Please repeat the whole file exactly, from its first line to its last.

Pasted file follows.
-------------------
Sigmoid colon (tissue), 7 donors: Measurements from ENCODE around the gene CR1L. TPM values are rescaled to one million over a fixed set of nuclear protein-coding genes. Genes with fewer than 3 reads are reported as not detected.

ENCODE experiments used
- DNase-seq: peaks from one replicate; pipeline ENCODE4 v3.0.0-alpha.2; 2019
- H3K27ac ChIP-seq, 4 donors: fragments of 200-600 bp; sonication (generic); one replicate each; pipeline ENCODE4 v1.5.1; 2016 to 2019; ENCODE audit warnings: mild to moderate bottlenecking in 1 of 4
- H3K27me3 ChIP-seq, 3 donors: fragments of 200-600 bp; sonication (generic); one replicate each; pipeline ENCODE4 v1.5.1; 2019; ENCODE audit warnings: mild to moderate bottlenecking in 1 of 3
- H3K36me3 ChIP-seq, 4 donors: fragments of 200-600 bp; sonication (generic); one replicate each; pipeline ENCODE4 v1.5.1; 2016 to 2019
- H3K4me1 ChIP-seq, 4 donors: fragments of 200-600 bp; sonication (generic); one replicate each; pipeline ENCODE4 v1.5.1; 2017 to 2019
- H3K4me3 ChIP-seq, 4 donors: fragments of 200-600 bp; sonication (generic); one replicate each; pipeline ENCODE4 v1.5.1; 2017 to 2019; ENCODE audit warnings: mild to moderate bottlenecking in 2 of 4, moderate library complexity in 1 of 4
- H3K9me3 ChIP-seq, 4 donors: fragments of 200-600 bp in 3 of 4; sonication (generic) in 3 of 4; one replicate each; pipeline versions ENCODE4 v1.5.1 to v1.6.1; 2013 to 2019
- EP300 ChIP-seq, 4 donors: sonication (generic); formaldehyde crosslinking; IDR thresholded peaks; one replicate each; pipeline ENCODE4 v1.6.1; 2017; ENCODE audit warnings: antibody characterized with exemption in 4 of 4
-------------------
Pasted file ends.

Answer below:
Sigmoid colon (tissue), 7 donors: Measurements from ENCODE around the gene CR1L. TPM values are rescaled to one million over a fixed set of nuclear protein-coding genes. Genes with fewer than 3 reads are reported as not detected.

ENCODE experiments used
- DNase-seq: peaks from one replicate; pipeline ENCODE4 v3.0.0-alpha.2; 2019
- H3K27ac ChIP-seq, 4 donors: fragments of 200-600 bp; sonication (generic); one replicate each; pipeline ENCODE4 v1.5.1; 2016 to 2019; ENCODE audit warnings: mild to moderate bottlenecking in 1 of 4
- H3K27me3 ChIP-seq, 3 donors: fragments of 200-600 bp; sonication (generic); one replicate each; pipeline ENCODE4 v1.5.1; 2019; ENCODE audit warnings: mild to moderate bottlenecking in 1 of 3
- H3K36me3 ChIP-seq, 4 donors: fragments of 200-600 bp; sonication (generic); one replicate each; pipeline ENCODE4 v1.5.1; 2016 to 2019
- H3K4me1 ChIP-seq, 4 donors: fragments of 200-600 bp; sonication (generic); one replicate each; pipeline ENCODE4 v1.5.1; 2017 to 2019
- H3K4me3 ChIP-seq, 4 donors: fragments of 200-600 bp; sonication (generic); one replicate each; pipeline ENCODE4 v1.5.1; 2017 to 2019; ENCODE audit warnings: mild to moderate bottlenecking in 2 of 4, moderate library complexity in 1 of 4
- H3K9me3 ChIP-seq, 4 donors: fragments of 200-600 bp in 3 of 4; sonication (generic) in 3 of 4; one replicate each; pipeline versions ENCODE4 v1.5.1 to v1.6.1; 2013 to 2019
- EP300 ChIP-seq, 4 donors: sonication (generic); formaldehyde crosslinking; IDR thresholded peaks; one replicate each; pipeline ENCODE4 v1.6.1; 2017; ENCODE audit warnings: antibody characterized with exemption in 4 of 4